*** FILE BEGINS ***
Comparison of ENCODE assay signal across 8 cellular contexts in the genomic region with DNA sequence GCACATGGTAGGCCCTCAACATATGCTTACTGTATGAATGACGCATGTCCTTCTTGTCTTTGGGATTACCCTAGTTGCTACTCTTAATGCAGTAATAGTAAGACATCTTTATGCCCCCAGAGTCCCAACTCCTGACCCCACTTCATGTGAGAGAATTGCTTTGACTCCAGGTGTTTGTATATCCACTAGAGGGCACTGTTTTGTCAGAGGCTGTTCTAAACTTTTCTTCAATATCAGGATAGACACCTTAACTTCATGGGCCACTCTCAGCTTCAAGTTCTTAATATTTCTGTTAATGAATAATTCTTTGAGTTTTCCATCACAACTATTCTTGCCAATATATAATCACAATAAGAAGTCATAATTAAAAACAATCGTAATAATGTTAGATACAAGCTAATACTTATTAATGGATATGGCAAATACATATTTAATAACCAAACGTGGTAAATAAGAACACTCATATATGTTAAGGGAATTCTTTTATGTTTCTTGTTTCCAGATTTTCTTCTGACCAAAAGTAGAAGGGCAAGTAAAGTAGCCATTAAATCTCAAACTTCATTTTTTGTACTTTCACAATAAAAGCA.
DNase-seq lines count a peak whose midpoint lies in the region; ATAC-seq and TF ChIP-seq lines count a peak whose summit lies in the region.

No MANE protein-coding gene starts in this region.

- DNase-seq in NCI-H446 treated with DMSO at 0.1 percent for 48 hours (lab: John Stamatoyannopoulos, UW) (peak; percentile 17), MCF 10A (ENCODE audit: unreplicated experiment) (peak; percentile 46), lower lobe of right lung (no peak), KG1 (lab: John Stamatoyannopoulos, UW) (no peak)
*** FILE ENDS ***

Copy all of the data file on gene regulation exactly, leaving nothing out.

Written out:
Comparison of ENCODE assay signal across 8 cellular contexts in the genomic region with DNA sequence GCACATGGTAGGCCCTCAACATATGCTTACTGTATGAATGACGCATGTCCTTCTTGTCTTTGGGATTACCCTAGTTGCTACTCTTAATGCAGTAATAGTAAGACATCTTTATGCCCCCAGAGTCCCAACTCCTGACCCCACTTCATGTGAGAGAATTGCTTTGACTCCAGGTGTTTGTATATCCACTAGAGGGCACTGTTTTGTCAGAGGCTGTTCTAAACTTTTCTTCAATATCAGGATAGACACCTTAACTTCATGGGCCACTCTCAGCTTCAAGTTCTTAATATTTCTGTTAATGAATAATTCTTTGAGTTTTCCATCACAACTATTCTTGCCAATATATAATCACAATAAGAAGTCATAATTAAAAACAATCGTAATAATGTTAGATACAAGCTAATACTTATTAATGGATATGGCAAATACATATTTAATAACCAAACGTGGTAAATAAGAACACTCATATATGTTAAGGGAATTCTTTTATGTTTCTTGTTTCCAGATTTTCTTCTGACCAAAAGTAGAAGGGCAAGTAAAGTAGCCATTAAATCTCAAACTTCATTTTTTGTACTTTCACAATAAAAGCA.
DNase-seq lines count a peak whose midpoint lies in the region; ATAC-seq and TF ChIP-seq lines count a peak whose summit lies in the region.

No MANE protein-coding gene starts in this region.

- DNase-seq in NCI-H446 treated with DMSO at 0.1 percent for 48 hours (lab: John Stamatoyannopoulos, UW) (peak; percentile 17), MCF 10A (ENCODE audit: unreplicated experiment) (peak; percentile 46), lower lobe of right lung (no peak), KG1 (lab: John Stamatoyannopoulos, UW) (no peak)